I Bet VHS Is Tanking Vs. VOD, Too!13 May, 2011 By: Stephanie Prange
Blu-ray Disc just can’t catch a break. In the most recent salvo against packaged media, SNL Kagan bemoaned the falling fortunes of DVD, maintaining the format’s wholesale revenue to the studios dropped a “shocking 43.9% in 2010” — a figure the studios say is simply not true.
“Consumers are now opting to sign up for streaming and/or rental services, like Netflix Inc.,” according to Kagan. “They are using VOD services more and more, as they discover these services can be cost effective. Unfortunately for studios, the revenue from VOD has not yet offset the resulting drop in DVD sale revenue, which was their top earner for more than a decade.”
Wow. What a revelation! The aging format DVD is waning. I bet they would have found that VHS revenue to studios was falling off versus Netflix and other VOD services with the advent of DVD as well.
The report declined to mention how much of a margin the current-generation disc format Blu-ray contributes. Buried a few graphs down was a mention of Blu-ray: “It is important to note that this does not include Blu-ray revenue, which grew significantly in 2010.”
Blu-ray revenue has not offset the decline in DVD revenue either, but to omit its contribution to the studios’ bottom line and only concentrate on the decline of the previous-generation format’s revenue — and use a number the studios say is seriously out of whack with reality — is disingenuous.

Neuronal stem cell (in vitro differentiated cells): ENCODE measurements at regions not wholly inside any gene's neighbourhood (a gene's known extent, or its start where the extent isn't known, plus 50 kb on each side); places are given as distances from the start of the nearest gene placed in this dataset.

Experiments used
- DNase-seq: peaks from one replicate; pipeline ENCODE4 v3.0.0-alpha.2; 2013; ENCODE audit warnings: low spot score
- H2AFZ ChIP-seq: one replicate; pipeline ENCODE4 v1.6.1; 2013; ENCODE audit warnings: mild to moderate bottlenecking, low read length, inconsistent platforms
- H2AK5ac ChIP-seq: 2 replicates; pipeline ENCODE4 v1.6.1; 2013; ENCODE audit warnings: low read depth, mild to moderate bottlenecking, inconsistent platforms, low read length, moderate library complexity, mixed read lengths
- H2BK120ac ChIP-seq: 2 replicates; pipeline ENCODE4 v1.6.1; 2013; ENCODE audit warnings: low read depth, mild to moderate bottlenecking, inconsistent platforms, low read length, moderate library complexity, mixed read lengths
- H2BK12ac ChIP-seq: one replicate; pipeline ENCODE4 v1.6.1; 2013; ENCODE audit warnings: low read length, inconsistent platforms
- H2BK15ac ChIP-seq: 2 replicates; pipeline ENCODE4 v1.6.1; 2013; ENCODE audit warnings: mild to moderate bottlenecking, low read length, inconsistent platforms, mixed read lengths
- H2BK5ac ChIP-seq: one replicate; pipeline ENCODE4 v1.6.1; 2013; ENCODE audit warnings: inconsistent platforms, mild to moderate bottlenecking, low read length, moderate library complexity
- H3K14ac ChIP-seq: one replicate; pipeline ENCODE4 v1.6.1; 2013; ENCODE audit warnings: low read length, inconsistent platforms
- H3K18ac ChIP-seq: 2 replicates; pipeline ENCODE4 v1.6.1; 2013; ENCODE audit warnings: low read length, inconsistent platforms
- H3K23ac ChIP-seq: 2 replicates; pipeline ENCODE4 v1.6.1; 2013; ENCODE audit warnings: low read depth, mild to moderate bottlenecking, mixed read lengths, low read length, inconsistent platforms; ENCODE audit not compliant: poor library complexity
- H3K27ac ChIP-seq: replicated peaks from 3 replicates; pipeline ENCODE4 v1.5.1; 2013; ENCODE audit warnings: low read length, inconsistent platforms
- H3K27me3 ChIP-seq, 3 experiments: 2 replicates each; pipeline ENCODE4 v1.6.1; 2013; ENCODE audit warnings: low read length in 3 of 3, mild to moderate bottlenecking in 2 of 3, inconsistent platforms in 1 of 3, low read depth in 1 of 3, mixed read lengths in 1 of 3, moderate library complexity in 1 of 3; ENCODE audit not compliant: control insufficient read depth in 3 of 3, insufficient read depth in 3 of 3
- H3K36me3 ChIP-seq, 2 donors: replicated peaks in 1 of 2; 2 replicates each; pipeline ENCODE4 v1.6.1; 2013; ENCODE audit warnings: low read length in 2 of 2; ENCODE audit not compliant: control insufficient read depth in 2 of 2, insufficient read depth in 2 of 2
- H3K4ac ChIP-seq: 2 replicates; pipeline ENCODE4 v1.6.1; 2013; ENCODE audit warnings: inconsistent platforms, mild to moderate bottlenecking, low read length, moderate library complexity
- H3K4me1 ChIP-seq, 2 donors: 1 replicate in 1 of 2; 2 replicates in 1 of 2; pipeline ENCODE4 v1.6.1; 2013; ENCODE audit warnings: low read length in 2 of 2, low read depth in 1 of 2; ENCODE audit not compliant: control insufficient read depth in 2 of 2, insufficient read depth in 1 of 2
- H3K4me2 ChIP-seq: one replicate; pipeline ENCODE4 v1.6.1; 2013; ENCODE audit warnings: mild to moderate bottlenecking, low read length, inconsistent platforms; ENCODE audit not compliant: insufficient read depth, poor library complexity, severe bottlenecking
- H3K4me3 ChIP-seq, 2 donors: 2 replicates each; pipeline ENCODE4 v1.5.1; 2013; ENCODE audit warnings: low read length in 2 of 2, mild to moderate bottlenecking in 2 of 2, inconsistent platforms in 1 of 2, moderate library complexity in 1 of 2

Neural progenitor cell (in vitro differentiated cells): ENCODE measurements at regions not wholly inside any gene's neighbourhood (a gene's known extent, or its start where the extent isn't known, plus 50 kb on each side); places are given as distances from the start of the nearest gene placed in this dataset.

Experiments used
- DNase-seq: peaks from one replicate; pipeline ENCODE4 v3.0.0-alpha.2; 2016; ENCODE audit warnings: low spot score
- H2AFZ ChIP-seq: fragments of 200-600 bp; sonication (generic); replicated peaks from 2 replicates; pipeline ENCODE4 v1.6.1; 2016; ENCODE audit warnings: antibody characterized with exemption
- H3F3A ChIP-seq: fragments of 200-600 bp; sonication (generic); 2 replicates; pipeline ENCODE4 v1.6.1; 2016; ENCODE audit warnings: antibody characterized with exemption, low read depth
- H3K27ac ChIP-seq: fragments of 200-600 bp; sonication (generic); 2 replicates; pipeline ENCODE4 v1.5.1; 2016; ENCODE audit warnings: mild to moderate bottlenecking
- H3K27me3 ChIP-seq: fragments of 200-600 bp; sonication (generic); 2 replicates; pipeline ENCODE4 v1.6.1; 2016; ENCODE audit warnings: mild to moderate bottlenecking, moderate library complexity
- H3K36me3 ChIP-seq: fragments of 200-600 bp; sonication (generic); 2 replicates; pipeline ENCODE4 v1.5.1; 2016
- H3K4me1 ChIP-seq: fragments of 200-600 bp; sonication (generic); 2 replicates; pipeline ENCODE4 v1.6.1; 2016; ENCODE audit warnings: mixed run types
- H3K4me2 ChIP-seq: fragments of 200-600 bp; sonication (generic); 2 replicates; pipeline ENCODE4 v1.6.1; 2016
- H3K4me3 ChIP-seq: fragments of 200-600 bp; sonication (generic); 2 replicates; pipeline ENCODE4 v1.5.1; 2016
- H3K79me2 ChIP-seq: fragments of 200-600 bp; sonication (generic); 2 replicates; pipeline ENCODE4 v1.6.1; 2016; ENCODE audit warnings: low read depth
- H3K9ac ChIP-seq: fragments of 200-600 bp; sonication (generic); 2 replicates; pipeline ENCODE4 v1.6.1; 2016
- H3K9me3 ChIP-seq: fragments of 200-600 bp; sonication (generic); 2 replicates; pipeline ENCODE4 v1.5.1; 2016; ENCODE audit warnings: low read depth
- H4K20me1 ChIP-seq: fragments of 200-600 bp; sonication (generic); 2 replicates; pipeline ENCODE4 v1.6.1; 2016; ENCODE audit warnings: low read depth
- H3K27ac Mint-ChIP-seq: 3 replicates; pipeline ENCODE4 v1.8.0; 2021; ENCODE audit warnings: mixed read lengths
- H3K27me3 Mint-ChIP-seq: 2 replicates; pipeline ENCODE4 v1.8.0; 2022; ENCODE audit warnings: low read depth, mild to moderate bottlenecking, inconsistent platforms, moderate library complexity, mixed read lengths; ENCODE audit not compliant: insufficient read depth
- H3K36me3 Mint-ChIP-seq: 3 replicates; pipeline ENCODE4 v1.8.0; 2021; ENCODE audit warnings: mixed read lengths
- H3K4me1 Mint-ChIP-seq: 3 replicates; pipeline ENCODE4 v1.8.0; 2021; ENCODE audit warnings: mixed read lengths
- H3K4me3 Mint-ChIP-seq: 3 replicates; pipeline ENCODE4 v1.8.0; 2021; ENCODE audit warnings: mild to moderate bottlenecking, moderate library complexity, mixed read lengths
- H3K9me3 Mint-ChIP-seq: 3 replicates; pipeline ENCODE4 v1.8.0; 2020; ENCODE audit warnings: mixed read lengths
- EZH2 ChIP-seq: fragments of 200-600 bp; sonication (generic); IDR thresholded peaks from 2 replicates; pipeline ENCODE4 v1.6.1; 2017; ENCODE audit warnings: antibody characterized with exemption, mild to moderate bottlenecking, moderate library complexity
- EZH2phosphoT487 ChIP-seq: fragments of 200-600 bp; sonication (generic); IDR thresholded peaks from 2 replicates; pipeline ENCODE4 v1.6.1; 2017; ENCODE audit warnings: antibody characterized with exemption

When queried by our reporter, a spokesperson noted that Kagan is preparing a Blu-ray report as well. Let’s hope that report will offer a more well-rounded, and accurate, view of the packaged-media business.
No doubt rental services — including online subscription rentals both physical and digital via Netflix and $1 disc rentals via Redbox and other kiosks — are enjoying growth. But to claim that VOD, and only VOD, is competing with DVD is just plain wrong. Physical rentals as well as next-generation Blu-ray Disc sales also are competing successfully for home entertainment dollars and increasingly are taking the place of DVD sales. Indeed, there is a DVD included in many Blu-ray combo packs that I doubt Kagan noted as a DVD sale.
Comparing any current home entertainment option to the heyday of DVD is just plain silly. Consumers never again will collect catalog that feverishly, having already bought much of what they want to own. In the rush to declare the disc dead, sometimes the facts are muddled.